Nostalgia is a bittersweet part of such elegies, and nowhere does the grotesquity such nostalgia can assume come out more than in the many stories that address the days and legacies of slavery on Maryland’s Eastern Shore. The anthology represents overwhelmingly the perspective of white landowners, and the accounts of slavery, the Civil War, and racism are extremely limited. As the collection dates from 1974, I wonder why Jopp and Ingersoll would have even bothered to include _multiple_ stories from Edmund Goldsborough, whose contributions to this collection are racist and derivative, even for their time of publication.

So… if you’re going to be on the Eastern Shore this summer, take some time to read some of it’s literary voices (oh, but just skip the excerpted novels in this anthology because who the hell wants to read 30 pages of a 300 page book? It’s pointless!).

Availability: SMCM, USMAI
Review Submitted by:  Shane D. Hall
Rating:  Recommended
Challenge: Small publisher: Tidewater Publishers

Bhagavad-Gita translated by Stephen Mitchell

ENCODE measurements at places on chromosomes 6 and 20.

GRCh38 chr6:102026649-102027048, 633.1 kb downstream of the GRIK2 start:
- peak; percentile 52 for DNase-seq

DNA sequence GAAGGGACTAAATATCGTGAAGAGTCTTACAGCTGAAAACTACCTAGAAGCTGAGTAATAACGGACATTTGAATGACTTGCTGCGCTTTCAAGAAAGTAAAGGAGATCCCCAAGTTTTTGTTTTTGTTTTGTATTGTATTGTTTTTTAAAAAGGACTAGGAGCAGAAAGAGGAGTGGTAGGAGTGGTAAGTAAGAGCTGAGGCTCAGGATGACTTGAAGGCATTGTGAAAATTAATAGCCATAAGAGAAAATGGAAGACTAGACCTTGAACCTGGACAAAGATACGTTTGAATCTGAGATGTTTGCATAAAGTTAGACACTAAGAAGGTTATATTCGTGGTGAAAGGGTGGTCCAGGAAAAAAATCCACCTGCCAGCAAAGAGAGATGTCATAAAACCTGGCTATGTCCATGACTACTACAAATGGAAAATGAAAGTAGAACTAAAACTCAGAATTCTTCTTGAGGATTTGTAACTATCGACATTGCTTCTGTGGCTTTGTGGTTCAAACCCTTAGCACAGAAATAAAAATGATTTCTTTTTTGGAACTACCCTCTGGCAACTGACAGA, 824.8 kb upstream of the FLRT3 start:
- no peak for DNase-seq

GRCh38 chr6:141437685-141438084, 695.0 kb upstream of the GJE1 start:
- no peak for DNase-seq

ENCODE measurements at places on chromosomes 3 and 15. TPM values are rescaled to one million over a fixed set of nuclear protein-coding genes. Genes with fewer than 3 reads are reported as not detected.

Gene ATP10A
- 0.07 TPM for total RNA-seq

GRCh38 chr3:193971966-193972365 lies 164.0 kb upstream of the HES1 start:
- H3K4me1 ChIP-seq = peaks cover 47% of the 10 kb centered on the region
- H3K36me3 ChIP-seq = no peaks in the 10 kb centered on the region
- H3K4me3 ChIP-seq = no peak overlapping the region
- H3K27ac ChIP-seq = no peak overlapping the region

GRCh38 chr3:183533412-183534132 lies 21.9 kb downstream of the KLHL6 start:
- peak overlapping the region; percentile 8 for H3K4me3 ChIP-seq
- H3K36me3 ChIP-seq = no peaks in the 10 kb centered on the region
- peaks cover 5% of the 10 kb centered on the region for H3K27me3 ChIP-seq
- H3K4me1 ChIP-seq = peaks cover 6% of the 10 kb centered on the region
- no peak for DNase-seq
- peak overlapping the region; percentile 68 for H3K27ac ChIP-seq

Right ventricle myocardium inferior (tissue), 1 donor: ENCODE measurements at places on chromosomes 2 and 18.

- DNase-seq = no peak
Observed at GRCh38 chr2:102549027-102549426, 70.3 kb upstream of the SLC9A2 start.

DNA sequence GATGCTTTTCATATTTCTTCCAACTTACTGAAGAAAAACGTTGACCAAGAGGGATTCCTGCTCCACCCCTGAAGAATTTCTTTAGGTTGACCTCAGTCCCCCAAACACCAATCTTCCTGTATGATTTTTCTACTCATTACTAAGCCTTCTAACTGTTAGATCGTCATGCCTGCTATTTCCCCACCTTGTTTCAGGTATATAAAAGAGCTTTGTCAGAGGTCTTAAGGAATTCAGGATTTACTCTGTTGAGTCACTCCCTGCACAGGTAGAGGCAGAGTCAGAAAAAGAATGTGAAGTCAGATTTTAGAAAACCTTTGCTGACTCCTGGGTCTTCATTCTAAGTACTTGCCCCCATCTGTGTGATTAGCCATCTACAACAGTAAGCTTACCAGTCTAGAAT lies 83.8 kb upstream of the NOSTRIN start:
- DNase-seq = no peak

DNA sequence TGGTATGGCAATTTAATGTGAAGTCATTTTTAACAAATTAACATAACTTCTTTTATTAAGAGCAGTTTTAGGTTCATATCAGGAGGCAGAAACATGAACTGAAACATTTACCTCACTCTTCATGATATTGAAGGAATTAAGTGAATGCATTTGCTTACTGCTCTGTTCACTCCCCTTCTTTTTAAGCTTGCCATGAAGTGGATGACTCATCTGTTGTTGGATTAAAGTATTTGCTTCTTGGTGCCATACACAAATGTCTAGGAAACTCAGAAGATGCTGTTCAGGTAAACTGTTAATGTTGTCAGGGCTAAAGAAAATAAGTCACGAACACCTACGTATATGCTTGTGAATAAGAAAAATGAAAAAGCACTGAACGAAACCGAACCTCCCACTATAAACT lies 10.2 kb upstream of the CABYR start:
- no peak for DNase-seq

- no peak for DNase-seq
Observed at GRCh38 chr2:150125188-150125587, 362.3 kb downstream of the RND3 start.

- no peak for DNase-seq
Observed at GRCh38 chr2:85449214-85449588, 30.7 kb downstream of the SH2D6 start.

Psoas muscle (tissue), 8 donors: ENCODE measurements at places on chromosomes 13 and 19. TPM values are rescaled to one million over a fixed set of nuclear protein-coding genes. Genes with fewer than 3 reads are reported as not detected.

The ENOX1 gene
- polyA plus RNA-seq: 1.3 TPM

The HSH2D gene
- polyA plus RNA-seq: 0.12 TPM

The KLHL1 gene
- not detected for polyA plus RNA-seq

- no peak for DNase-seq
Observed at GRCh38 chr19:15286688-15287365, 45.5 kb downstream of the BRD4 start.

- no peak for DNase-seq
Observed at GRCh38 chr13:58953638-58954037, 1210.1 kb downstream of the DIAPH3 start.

Bhagavad Gita

Highly recommended! If Eastern religious thought is not your thing, then this may not be the book for you. That being said, it is a wonderfully poetic translation of this sacred Hindu text. The translator does well not to lose any of the text’s ancient power as it is translated into English. The text reads beautifully– not to mention it contains meaningful (and practical) advice on living well. Gandhi himself mentioned the Bhagavad-Gita as a major source of his inspiration!

Peace & Love,

Availability: USMAI, SMCM, COSMOS
Review Submitted by: Jeanette Warren
Rating: Highly Recommended
Challenge: A translated book.

Tao te Ching by Lao Tzu (tr. by Le Guin)

Tao Te ChingTao te Ching (pronounced Dow Day Jeeng), was written by Lao Tzu (Low-dsuh) and translated by Ursula K. Le Guin.